Raphael Lemkin in Remote Australia: The Logic of Cultural Genocide and Homelands

Altman, Jon 2018, Raphael Lemkin in Remote Australia: The Logic of Cultural Genocide and Homelands, Oceania, vol. 88, no. 3, pp. 336-359, doi: 10.1002/ocea.5204.

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Title Raphael Lemkin in Remote Australia: The Logic of Cultural Genocide and Homelands
Author(s) Altman, Jon
Journal name Oceania
Volume number 88
Issue number 3
Start page 336
End page 359
Total pages 24
Publisher Wiley
Place of publication London, Eng.
Publication date 2018-11
ISSN 0029-8077
1834-4461
Keyword(s) Indigenous Australia
homelands
cultural genocide
Raphael Lemkin
hunter-gatherer lifeways
Science & Technology
Life Sciences & Biomedicine
Anthropology
OUTSTATIONS
Summary © 2018 Oceania Publications In the 1970s, Aboriginal people in remote Australia took decisive steps to decentralize from government settlements and missions to live and make a living on their ancestral lands at places that have become known as homelands. Over time, this migration garnered some state support and saw the emergence of new facilitating institutions. But in the last decade homeland living has been discursively demeaned by politicians, and policies have been put in place to undermine the possibility of residing and making a livelihood in these smallest, most remote places mainly located on Indigenous-titled lands. As Indigenous territorial rights expand, the state looks to extinguish possibilities for current and future generations to utilize the land and its resources for livelihood. In this article, I draw on evidence from political discourse, policy documents and programme design and implementation to outline this state project to eliminate a contemporary lifeway. I provide ethnographic evidence from work with Kuninjku people in Arnhem Land that documents this destruction. I engage with the work of Raphael Lemkin to document and theorize the techniques being deployed in terms of the logic of cultural genocide. I end by asking what homelands people might do to push back and what role anthropologists might play in such a process.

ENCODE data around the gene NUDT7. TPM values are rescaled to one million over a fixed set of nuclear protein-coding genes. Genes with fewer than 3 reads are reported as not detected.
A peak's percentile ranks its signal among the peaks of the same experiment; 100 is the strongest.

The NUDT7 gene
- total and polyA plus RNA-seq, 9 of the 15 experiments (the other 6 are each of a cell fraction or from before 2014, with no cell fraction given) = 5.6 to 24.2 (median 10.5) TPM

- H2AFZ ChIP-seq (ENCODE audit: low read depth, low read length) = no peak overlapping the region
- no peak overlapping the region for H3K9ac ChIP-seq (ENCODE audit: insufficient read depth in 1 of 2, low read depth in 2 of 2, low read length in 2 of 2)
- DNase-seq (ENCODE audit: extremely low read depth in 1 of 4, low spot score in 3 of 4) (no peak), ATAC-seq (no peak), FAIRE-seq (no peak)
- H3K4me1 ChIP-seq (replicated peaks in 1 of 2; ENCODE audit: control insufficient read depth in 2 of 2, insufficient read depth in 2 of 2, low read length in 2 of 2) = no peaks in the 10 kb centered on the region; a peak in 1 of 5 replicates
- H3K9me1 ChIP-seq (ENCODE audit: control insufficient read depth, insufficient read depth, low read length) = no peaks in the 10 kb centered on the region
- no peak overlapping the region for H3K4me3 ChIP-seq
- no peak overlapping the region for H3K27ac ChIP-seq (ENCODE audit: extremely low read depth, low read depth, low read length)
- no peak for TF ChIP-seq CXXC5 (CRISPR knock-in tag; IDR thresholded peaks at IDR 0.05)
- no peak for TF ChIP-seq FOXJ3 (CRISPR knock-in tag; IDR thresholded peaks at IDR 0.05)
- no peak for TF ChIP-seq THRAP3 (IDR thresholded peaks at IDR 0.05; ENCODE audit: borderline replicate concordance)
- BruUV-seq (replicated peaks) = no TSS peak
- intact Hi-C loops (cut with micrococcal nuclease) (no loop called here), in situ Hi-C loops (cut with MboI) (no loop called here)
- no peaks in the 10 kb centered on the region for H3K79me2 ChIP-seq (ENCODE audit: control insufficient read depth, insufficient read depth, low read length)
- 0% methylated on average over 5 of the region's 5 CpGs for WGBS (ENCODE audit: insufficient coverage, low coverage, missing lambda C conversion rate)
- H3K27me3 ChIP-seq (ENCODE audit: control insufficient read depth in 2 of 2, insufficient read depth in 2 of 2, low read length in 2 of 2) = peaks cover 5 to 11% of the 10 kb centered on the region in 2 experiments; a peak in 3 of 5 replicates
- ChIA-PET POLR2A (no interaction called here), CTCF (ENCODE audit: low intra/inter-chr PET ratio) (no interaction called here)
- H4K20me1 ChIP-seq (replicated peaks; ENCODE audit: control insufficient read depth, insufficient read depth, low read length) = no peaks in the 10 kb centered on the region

Language eng
DOI 10.1002/ocea.5204
Indigenous content off
Field of Research 16 Studies in Human Society
21 History and Archaeology
HERDC Research category C1 Refereed article in a scholarly journal
Persistent URL http://hdl.handle.net/10536/DRO/DU:30118939

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